Galveston aquarium survives Hurricane Rita
Rhett A. Butler, mongabay.com
September 26, 2005
The aquarium and other animal facilities at Moody Gardens in Galveston, Texas appear to have weathered Hurricane Rita according to press reports.
According to the Galveston County The Daily News, the Moody Gardens penguins and seals were loaded onto trucks last Tuesday and stayed at Sea World in San Antonio. In addition to the penguins and seals, hundreds of other animals were evacuated from zoos and other facilities in the Texas Gulf Coast area. During the hurricane only fish were left at the Moody Gardens aquarium. A skeleton staff of about 20 members prepared the facility for the storm.
Moody Gardens will reopen on Wednesday, September 28, according to the Moody Gardens Website.
Hurricane Rita made landfall Saturday morning at 3:30 a.m. EDT as a Category 3 storm just east of Sabine Pass, on the Texas-Louisiana line, bringing top winds of 120 mph. By late morning, it had weakened to barely above hurricane status, with its sustained winds at 75 mph as it moved north near Jasper.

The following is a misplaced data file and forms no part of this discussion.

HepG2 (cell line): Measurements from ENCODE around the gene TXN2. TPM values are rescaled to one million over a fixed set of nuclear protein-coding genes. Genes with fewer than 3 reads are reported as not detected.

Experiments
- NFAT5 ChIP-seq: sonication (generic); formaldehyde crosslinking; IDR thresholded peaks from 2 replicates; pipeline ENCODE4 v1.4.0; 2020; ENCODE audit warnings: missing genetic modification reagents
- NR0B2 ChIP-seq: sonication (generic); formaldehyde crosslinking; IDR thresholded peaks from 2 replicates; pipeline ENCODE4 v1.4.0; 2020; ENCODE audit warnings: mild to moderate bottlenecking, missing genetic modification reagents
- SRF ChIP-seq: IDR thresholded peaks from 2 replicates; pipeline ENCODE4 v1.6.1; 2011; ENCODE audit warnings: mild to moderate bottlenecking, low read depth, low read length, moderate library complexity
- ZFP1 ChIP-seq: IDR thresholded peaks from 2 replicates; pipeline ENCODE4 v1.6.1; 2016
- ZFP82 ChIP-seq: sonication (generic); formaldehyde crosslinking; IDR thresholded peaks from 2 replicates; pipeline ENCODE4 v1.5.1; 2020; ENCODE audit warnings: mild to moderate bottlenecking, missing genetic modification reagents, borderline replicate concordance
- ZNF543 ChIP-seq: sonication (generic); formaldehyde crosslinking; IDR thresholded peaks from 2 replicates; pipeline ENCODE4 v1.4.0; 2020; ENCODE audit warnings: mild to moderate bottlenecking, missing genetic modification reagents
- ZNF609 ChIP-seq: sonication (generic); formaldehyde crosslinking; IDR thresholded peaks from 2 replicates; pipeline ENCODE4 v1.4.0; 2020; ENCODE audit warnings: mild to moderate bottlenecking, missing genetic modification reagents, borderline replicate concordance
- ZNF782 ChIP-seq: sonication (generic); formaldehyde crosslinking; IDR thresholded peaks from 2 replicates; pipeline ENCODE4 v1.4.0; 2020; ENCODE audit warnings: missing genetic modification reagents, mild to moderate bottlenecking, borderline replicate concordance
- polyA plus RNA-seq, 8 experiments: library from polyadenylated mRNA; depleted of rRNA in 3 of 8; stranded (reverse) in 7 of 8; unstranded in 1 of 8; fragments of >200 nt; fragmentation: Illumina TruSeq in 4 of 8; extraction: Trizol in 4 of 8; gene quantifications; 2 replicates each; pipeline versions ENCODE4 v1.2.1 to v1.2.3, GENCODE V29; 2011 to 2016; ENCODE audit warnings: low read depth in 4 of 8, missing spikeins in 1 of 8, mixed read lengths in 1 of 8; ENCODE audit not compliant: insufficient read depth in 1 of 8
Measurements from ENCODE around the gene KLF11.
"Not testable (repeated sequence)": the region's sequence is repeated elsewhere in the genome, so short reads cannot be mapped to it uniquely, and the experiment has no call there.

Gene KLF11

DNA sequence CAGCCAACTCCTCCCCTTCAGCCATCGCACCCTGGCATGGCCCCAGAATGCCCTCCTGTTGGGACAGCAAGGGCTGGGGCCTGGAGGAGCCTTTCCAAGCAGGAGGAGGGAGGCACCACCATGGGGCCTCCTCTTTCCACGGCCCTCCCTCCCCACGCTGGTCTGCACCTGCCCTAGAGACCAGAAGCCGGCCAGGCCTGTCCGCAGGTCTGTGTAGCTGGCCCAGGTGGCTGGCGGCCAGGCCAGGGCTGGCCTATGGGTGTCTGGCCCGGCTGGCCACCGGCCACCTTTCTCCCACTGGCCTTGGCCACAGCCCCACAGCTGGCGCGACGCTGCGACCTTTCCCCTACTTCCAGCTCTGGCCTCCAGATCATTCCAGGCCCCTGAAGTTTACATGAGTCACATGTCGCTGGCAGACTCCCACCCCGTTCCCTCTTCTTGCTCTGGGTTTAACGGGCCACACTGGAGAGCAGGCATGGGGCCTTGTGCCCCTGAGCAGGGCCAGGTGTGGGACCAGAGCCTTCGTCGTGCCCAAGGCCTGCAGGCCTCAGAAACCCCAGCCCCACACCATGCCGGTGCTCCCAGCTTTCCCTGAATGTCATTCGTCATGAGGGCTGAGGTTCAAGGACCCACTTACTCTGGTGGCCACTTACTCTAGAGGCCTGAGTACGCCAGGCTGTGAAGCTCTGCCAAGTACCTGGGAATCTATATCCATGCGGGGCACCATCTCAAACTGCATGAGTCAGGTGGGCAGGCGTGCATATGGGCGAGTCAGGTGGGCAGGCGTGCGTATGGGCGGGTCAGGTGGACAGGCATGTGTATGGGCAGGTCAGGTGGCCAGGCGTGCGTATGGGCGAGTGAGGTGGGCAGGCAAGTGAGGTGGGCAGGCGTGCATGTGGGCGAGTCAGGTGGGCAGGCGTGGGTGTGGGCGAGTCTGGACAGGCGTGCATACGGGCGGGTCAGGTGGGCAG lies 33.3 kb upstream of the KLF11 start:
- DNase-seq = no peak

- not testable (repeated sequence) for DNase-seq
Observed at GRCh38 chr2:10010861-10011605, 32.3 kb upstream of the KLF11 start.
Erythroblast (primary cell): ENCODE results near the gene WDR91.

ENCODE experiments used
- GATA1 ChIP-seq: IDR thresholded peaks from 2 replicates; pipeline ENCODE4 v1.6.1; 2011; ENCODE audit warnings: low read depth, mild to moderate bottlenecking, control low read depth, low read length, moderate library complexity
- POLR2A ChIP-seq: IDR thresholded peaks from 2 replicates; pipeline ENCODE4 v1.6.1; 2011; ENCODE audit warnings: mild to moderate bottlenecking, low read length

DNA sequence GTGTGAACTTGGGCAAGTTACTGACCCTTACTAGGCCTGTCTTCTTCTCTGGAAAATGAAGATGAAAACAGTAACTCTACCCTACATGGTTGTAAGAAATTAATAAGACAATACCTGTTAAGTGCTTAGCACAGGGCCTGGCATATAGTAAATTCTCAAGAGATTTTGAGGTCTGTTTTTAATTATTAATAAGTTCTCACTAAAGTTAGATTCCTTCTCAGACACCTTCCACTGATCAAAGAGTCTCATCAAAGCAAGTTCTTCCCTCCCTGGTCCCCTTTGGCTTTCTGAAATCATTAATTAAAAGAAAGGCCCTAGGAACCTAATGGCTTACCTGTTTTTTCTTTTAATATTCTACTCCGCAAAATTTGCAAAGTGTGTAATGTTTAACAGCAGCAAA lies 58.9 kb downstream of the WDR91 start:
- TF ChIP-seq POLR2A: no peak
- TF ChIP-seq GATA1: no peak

There were no reports of fatalities and little damage to the oil industry.
About 3 million people had fled a 500-mile stretch of the Texas-Louisiana coast ahead of the storm, motivated in part by the destruction that Hurricane Katrina inflicted on New Orleans and other parts of the Gulf Coast just three weeks ago.
Hurricane Katrina did not cause much physical damage to the New Orleans zoo or aquarium, but the loss of power that followed the storm killed virtually all the aquarium's fish. Surviving animals -- penguins, sea otters, and a few fish -- were transported to other aquariums.
The New Orleans Zoo was well prepared for the storm. The facility is also located on some of the highest elevation ground in New Orleans.
New Orleans Aquarium and Zoo to be Closed for a Year: Despite escaping Hurricane Katrina with little physical damage, the Aquarium of the Americas in New Orleans has suffered significant loss of life among its animals.
Houston aquarium, Houston zoo